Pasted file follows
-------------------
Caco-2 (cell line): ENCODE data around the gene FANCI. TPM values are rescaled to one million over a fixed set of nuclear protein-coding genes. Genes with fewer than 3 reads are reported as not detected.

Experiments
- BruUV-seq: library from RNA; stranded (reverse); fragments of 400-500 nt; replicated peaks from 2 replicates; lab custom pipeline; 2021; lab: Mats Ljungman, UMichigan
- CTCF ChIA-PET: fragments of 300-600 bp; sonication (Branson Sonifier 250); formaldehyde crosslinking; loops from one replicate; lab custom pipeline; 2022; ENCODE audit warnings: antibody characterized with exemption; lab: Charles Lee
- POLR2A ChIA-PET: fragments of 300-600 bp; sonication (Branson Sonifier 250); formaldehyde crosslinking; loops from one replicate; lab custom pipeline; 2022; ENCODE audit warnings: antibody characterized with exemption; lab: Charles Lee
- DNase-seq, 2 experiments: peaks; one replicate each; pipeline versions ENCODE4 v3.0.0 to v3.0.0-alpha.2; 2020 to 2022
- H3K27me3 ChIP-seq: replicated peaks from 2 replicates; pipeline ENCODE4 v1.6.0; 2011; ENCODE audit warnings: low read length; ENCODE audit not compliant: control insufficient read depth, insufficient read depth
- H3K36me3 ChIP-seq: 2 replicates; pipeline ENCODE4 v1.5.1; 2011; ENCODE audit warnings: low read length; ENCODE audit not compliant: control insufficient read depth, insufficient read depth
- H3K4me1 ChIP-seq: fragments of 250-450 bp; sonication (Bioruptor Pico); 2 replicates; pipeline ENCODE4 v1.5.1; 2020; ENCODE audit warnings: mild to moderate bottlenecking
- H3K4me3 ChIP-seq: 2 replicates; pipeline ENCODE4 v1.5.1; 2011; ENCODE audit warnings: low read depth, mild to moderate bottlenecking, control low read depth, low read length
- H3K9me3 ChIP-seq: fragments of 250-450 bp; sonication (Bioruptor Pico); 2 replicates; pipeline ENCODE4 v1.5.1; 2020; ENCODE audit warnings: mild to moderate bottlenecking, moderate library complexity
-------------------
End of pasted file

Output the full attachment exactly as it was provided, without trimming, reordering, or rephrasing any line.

Caco-2 (cell line): ENCODE data around the gene FANCI. TPM values are rescaled to one million over a fixed set of nuclear protein-coding genes. Genes with fewer than 3 reads are reported as not detected.

Experiments
- BruUV-seq: library from RNA; stranded (reverse); fragments of 400-500 nt; replicated peaks from 2 replicates; lab custom pipeline; 2021; lab: Mats Ljungman, UMichigan
- CTCF ChIA-PET: fragments of 300-600 bp; sonication (Branson Sonifier 250); formaldehyde crosslinking; loops from one replicate; lab custom pipeline; 2022; ENCODE audit warnings: antibody characterized with exemption; lab: Charles Lee
- POLR2A ChIA-PET: fragments of 300-600 bp; sonication (Branson Sonifier 250); formaldehyde crosslinking; loops from one replicate; lab custom pipeline; 2022; ENCODE audit warnings: antibody characterized with exemption; lab: Charles Lee
- DNase-seq, 2 experiments: peaks; one replicate each; pipeline versions ENCODE4 v3.0.0 to v3.0.0-alpha.2; 2020 to 2022
- H3K27me3 ChIP-seq: replicated peaks from 2 replicates; pipeline ENCODE4 v1.6.0; 2011; ENCODE audit warnings: low read length; ENCODE audit not compliant: control insufficient read depth, insufficient read depth
- H3K36me3 ChIP-seq: 2 replicates; pipeline ENCODE4 v1.5.1; 2011; ENCODE audit warnings: low read length; ENCODE audit not compliant: control insufficient read depth, insufficient read depth
- H3K4me1 ChIP-seq: fragments of 250-450 bp; sonication (Bioruptor Pico); 2 replicates; pipeline ENCODE4 v1.5.1; 2020; ENCODE audit warnings: mild to moderate bottlenecking
- H3K4me3 ChIP-seq: 2 replicates; pipeline ENCODE4 v1.5.1; 2011; ENCODE audit warnings: low read depth, mild to moderate bottlenecking, control low read depth, low read length
- H3K9me3 ChIP-seq: fragments of 250-450 bp; sonication (Bioruptor Pico); 2 replicates; pipeline ENCODE4 v1.5.1; 2020; ENCODE audit warnings: mild to moderate bottlenecking, moderate library complexity